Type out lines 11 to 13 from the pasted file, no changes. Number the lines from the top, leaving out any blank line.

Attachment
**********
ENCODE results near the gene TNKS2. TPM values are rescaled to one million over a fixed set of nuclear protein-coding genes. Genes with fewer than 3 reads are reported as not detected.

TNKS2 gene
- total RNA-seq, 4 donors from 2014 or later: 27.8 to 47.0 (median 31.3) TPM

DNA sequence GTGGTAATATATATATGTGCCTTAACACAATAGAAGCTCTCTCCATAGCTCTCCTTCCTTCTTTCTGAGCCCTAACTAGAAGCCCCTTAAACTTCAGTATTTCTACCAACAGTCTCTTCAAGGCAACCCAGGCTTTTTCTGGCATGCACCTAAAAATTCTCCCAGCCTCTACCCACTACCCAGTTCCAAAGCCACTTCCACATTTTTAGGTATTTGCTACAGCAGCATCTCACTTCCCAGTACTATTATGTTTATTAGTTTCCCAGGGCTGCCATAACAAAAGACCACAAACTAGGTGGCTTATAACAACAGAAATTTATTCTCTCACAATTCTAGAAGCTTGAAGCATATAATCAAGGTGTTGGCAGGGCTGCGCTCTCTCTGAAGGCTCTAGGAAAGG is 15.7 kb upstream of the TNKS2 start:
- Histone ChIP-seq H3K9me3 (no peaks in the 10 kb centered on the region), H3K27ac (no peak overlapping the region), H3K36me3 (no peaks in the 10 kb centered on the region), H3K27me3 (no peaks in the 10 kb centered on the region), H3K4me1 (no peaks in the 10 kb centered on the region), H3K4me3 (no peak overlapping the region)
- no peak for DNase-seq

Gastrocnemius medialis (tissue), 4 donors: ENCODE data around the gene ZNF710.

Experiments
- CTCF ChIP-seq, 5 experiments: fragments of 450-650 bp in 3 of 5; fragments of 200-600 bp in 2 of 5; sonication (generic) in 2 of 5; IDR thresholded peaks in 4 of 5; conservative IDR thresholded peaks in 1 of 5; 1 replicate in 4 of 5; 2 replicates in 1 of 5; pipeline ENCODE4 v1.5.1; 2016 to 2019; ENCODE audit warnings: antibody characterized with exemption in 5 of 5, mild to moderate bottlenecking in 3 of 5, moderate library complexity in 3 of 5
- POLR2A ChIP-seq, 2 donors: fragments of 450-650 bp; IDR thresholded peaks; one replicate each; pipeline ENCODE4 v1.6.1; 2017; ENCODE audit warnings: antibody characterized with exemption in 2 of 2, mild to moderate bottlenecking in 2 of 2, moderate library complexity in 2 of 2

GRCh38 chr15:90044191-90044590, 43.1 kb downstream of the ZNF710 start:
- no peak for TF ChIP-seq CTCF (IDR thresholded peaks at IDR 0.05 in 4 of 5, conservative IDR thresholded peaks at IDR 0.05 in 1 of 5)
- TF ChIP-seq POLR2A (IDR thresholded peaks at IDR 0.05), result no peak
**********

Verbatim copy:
GRCh38 chr15:90044191-90044590, 43.1 kb downstream of the ZNF710 start:
- no peak for TF ChIP-seq CTCF (IDR thresholded peaks at IDR 0.05 in 4 of 5, conservative IDR thresholded peaks at IDR 0.05 in 1 of 5)
- TF ChIP-seq POLR2A (IDR thresholded peaks at IDR 0.05), result no peak